The Royal Palace Of Phnom Penh (Part 1)

Posted by : foongpc | Friday, November 4, 2011 | Published in


On our first morning in Phnom Penh, Jam, his friend and I visited the Royal Palace. A good friend in Cambodia who had paid for our 2 nights stay in Asia Hotel had arranged a tuk tuk driver to take us there.

Although we had some phobia sitting in a tuk tuk after that accident in Siem Reap, we simply could not turn down our good friend's hospitality. Fortunately we arrived safely at the Royal Palace at about 9.15 am. We paid USD3 each for the entrance fee.

This is the pathway leading to the entrance of the palace complex. It is flanked by nicely carved Buddha statues on one side.

The Royal Palace is a complex of buildings which serves as the royal residence of the King of Cambodia. The palace was constructed after King Norodom relocated the royal capital from Oudong to Phnom Penh in the mid-19th century.

Covering a total area of 174,870 square meters, the Royal Palace faces east and is situated at the western bank of the cross division of the Tonle Sap River and Mekong River.

A row of Buddha statues along the pathway

A nicely carved stone statue

The palace complex is divided by walls into 3 main compounds. On the north side is the Silver Pagoda, to the south side is the Khemarin Palace and the central compound contains the Throne Hall.

We visited the Throne Hall first.

The Throne Hall (or Preah Thineang Dheva Vinnichay) was where the king's confidants, generals and royal officials once carried out their duties. Today, it is used as a place for religious and royal ceremonies as well as a meeting place for guests of the King.

The main staircase leading into the Throne Hall is flanked by naga railings on both sides.

A close shot of the naga (7 headed serpent) and a "lion" statue guarding one side of the entrance.

Walking up the stairs, we could see statues of Garudas and Apsaras on the ceilings and columns of the building.

An Apsara statue

I thought the Garudas and Apsaras statues on the columns made the Throne Hall building look really special and magnificent!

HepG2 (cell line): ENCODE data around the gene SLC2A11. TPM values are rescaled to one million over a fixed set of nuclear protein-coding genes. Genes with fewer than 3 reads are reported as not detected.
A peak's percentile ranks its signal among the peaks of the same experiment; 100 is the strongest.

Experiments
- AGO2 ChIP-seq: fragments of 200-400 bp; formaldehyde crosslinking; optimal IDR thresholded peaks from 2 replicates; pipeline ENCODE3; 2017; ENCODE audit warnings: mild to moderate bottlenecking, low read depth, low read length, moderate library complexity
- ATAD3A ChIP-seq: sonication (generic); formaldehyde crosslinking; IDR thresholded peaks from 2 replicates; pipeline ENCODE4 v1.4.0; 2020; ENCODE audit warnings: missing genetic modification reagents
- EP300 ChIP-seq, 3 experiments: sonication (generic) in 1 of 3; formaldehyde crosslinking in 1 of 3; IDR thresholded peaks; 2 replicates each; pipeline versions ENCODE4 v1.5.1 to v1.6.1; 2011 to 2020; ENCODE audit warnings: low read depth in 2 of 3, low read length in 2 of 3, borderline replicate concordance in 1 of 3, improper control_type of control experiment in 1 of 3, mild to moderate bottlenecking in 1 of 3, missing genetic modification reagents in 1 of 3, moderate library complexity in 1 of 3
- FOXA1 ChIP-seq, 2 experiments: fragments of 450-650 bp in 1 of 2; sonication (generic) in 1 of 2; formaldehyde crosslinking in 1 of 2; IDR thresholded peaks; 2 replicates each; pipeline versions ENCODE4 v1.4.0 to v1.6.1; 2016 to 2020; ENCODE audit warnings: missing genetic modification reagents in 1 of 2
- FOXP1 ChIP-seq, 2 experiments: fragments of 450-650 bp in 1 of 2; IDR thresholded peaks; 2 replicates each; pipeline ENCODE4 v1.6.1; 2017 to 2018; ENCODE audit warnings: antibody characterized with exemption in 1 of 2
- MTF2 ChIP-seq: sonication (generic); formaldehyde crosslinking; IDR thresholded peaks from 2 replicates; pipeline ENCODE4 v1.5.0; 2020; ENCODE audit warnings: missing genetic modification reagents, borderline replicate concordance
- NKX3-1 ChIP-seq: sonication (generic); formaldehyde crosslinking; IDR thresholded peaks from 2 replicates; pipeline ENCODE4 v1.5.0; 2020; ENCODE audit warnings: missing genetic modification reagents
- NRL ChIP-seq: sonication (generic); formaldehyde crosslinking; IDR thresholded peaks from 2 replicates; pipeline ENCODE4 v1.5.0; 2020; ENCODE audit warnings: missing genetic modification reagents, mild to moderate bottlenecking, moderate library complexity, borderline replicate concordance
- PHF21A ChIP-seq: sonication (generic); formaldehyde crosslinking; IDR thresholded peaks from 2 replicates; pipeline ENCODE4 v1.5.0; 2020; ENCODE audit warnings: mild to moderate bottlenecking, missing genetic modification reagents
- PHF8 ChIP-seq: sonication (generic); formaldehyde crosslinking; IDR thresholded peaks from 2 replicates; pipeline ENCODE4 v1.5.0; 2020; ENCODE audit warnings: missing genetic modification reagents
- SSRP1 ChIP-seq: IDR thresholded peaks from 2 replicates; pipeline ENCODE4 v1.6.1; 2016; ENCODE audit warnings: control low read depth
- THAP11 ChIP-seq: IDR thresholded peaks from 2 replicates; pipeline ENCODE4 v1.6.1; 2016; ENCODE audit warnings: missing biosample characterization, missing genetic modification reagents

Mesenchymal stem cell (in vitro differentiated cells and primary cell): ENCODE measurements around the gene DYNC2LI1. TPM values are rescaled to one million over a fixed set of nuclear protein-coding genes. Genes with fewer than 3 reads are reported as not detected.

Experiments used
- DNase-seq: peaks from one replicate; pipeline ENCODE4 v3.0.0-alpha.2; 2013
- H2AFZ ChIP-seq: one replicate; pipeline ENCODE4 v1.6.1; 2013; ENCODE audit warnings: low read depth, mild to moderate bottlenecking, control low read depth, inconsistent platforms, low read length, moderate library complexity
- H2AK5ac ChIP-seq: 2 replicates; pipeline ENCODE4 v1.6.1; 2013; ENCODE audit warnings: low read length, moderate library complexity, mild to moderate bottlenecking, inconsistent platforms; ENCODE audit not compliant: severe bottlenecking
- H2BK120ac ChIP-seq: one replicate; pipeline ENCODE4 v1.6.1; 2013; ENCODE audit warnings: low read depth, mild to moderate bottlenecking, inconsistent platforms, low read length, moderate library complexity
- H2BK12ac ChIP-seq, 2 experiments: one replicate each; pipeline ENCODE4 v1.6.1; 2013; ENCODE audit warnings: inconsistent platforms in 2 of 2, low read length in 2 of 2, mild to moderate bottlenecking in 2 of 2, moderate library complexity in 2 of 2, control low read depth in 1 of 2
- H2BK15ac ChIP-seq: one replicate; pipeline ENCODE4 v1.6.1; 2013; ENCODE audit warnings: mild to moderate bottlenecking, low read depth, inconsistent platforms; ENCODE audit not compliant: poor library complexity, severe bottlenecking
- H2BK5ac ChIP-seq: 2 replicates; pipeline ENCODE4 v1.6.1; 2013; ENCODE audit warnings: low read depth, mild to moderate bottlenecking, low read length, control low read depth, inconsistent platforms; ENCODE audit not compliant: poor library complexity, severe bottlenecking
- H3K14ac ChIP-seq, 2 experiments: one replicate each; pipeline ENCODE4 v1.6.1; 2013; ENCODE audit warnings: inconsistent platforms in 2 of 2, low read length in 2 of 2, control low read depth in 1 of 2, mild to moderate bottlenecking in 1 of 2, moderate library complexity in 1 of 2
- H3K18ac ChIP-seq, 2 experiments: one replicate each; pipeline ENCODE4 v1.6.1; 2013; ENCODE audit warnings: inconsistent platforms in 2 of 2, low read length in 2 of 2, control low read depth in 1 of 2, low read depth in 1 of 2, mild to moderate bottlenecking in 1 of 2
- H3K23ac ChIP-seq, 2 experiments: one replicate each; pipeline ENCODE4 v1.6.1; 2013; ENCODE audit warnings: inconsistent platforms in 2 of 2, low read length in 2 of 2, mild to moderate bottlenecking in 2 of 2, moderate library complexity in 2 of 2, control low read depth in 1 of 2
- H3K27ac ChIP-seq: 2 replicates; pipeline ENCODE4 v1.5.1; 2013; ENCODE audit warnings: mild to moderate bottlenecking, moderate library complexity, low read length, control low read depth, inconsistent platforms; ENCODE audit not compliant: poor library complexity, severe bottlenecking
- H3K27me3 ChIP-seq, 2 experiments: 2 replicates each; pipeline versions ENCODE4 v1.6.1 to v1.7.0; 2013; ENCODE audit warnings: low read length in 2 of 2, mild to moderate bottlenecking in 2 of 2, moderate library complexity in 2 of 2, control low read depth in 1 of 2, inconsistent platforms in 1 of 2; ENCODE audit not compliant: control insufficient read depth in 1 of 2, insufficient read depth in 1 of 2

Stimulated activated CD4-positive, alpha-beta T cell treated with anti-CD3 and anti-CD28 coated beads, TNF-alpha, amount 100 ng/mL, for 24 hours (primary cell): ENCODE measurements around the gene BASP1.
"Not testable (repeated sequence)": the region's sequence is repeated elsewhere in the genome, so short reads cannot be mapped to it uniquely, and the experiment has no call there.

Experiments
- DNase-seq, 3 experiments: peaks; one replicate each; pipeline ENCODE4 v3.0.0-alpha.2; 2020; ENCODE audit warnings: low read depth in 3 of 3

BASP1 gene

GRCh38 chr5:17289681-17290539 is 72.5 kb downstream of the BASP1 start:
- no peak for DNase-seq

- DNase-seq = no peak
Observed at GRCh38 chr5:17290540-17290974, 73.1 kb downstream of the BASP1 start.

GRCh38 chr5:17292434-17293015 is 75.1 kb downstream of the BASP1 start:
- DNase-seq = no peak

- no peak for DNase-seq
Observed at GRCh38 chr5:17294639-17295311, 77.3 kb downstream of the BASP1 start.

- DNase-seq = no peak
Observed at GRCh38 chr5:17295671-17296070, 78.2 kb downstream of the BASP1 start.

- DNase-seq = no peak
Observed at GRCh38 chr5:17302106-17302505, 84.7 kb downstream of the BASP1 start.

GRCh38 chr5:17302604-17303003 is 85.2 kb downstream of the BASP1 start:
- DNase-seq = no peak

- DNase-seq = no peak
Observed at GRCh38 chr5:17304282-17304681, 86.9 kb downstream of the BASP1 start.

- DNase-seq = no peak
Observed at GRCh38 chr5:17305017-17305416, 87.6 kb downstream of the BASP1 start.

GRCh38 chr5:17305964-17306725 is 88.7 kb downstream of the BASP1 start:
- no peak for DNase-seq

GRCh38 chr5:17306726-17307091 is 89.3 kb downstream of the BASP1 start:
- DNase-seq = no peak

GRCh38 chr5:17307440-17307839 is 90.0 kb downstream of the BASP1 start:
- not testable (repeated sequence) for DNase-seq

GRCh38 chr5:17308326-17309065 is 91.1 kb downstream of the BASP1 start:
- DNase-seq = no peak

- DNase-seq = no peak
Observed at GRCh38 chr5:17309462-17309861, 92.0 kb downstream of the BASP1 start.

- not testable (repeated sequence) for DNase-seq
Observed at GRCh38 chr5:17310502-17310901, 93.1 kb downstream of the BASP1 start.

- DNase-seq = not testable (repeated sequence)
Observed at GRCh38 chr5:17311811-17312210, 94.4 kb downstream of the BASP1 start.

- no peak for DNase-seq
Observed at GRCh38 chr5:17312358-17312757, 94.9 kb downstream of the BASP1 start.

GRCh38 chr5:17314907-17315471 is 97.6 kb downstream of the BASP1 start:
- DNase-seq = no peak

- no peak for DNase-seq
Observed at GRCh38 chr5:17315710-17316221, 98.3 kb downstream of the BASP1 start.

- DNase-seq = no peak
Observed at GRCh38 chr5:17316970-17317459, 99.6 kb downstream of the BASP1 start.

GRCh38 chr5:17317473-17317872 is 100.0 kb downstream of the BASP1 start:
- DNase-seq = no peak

Photography was not allowed inside the Throne Hall so I have no pictures to show you. We had to take off our shoes and hats before entering the hall.

Coming out of the Throne Hall, I captured a photo of the long naga railing leading down the stairs.

On the right side of Throne Hall from where I stood, there is another building called the Phochani Pavilion.

Phochani Pavilion was originally constructed as a classical dance theater. However, it is currently used for royal receptions and meetings and thus is closed to the public.

Since we could not go in, I took a few more shots of this building.

Next, we went into this building called Hor Samrith Phimean also known as the Bronze Palace.

There were some royal regalias displayed in the Bronze Palace, like bronze bowls, lacquer plates and traditional costumes. I did not take any pictures except for these traditional costumes for Khmer ladies.

There is also another building near the Throne Hall called Moonlight Pavilion (or Preah Thineang Chan Chhaya). It is an open-air pavilion that serves as stage for Khmer classical dance. It is also one of the most notable buildings of the palace as it can be easily seen from the outside as it was built alongside a section of the palace walls.

However, the Moonlight Pavilion was closed to the public that day and we did not get a chance to visit it.

As mentioned earlier, the Royal Palace is divided into three compounds - Throne Hall, Khemarin Palace and Silver Pagoda. We were done with Throne Hall. Since Khemarin Palace was off limits to visitors, we visited Silver Pagoda next.

To be continued ....